by Jackie Blumberg, Walsh Environmental

“On down this here Greenish river… Wherever the river makes a bend – and this river comes near, in places, to bowknots – there is another flat area, a bottom, covered with silt, sand, gravel, grown up with grass and brush and cactus and, near shore, trees: willow, cottonwood, box elder, and jungles of tamarisk.
“The tamarisk does not belong here, has become a pest, a water-loving exotic engaged in the process of driving out the cottonwoods and willows. A native of arid North Africa, the tamarisk was imported to the American Southwest fifty years ago by conservation experts – dirt management specialists – in hopes that it would prevent streambank erosion.”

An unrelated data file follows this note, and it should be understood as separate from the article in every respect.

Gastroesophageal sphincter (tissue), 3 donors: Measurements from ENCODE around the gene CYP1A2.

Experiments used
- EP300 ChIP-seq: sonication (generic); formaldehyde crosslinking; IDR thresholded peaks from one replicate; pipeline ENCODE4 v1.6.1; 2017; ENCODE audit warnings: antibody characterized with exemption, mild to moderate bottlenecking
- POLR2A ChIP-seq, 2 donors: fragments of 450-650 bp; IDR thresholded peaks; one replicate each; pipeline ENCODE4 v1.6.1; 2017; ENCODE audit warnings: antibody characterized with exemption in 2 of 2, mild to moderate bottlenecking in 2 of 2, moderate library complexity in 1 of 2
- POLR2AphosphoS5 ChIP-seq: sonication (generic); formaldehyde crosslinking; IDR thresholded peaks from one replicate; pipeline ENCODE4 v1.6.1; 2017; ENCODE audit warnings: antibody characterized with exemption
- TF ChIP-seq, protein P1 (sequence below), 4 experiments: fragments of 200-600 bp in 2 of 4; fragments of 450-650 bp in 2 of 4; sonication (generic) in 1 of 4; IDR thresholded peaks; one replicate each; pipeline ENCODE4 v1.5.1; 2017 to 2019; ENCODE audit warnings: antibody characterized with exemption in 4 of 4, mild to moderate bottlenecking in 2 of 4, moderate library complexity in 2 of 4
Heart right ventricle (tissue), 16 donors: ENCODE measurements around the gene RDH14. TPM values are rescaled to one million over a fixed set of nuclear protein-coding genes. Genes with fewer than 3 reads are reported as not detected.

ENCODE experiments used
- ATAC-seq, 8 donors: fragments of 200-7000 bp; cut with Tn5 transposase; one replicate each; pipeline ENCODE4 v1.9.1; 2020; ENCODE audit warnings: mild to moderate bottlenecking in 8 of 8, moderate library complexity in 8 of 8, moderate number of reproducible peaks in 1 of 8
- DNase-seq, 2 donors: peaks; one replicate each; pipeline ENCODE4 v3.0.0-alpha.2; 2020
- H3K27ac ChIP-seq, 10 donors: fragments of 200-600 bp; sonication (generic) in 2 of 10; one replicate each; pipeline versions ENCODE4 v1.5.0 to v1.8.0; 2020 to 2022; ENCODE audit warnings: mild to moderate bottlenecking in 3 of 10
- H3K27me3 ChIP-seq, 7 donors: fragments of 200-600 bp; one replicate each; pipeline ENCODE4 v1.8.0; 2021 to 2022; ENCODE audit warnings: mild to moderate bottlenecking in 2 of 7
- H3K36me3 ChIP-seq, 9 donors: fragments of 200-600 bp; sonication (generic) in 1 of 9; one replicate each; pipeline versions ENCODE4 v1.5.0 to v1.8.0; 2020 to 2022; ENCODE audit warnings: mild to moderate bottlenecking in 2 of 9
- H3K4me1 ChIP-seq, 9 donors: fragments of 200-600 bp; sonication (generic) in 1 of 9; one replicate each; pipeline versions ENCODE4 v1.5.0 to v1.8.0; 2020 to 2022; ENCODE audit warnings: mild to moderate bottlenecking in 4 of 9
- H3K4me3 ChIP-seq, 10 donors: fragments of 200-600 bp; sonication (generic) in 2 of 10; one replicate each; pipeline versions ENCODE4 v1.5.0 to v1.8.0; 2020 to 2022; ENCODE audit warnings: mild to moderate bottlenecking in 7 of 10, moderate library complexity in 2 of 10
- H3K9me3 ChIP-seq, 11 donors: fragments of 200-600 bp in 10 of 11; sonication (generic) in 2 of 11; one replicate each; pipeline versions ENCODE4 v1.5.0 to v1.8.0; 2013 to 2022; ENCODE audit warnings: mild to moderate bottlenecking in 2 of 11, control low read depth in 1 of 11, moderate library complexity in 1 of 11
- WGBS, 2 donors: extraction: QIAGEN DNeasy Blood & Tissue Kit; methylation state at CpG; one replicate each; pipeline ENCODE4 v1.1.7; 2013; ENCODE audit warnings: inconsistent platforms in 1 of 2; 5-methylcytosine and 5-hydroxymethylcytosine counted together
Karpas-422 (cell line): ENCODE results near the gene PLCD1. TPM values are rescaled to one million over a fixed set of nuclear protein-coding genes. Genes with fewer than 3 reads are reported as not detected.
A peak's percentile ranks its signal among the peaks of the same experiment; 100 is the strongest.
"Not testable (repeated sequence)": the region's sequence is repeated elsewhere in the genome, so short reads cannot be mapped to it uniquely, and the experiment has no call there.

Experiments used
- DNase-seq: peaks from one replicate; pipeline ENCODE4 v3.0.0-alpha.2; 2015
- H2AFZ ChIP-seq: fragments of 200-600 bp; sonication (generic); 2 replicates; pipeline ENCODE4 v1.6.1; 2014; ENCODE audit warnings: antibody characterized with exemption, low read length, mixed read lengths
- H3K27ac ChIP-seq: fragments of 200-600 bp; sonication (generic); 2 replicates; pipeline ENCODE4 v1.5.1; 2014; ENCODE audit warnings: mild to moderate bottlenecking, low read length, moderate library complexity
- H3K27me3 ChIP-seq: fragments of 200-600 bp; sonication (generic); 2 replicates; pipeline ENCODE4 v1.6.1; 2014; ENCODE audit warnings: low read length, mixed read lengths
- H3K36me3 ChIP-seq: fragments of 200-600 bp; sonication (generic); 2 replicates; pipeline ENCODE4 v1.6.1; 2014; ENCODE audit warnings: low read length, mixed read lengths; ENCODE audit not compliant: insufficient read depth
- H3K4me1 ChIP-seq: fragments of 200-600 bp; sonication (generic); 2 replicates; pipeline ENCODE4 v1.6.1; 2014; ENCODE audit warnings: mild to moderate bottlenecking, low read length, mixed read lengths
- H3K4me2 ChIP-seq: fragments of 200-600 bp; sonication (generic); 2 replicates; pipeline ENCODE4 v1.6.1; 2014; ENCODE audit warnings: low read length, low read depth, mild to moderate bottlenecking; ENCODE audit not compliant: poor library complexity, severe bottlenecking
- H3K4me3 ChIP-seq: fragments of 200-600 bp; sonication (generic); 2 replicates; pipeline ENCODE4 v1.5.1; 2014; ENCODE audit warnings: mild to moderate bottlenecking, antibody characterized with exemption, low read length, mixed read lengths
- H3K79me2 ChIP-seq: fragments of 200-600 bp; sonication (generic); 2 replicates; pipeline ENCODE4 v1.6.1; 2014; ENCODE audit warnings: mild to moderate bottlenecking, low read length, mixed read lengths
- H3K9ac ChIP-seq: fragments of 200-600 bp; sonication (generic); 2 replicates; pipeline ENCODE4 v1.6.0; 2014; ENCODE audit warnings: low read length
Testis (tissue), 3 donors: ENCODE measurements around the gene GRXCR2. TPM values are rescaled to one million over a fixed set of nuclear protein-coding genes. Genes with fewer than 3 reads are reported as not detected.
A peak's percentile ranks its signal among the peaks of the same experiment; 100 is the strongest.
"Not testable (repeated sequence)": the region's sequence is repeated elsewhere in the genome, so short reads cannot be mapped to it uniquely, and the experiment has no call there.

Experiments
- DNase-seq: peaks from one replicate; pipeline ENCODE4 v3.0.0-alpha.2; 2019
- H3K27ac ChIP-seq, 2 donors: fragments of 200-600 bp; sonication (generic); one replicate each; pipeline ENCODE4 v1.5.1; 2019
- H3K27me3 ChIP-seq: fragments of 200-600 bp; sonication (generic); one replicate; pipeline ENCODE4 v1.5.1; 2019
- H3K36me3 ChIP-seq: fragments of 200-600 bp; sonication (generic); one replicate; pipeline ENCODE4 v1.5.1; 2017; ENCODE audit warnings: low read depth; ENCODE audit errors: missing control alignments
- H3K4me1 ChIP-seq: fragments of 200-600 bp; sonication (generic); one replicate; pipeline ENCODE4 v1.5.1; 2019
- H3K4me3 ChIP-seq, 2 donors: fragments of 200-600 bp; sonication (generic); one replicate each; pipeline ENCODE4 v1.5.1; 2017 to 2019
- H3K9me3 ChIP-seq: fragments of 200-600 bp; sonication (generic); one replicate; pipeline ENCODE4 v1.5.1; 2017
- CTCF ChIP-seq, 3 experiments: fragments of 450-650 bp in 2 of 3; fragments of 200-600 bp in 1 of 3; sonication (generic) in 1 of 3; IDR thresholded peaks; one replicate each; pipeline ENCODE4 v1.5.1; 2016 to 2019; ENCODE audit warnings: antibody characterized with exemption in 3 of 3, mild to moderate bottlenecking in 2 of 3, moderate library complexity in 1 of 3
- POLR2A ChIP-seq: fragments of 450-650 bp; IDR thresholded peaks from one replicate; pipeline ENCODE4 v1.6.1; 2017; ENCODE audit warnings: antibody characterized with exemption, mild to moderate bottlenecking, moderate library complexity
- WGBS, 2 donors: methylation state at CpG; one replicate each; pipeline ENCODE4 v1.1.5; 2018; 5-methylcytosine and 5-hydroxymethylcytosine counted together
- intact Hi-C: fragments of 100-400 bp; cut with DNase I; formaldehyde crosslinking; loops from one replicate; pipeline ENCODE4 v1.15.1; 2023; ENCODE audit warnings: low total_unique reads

Edward Abbey, Down the River with Henry Thoreau

Problematic tamarisk are but one of the myriad of topics in the Spring issue of the green line. The green line staff are pleased to present a divers and engaging issue that varies from busy beavers to large-scale river restoration projects, and everything in between! Each subject constitutes a unique piece of the riparian puzzle. As always, we thank our contributing writers who make these diverse topics available and invest time to provide insight into current thoughts and activities around the west. If you have a topic you’d like to share in the form of an article, please contact our editorial staff! Publishing in the green line is easy and reaches hundreds, if not many more, readers in Colorado and beyond.
The green line appreciates feedback from its readers in the form of articles, ideas, questions or comments. As the weather warms you may find yourself, as Edward Abbey often did, alongside a river contemplating what you have read or are observing, The green line encourages you to take a floodplain walk and consider these things. We would love to hear from you!

Colorado Riparian Association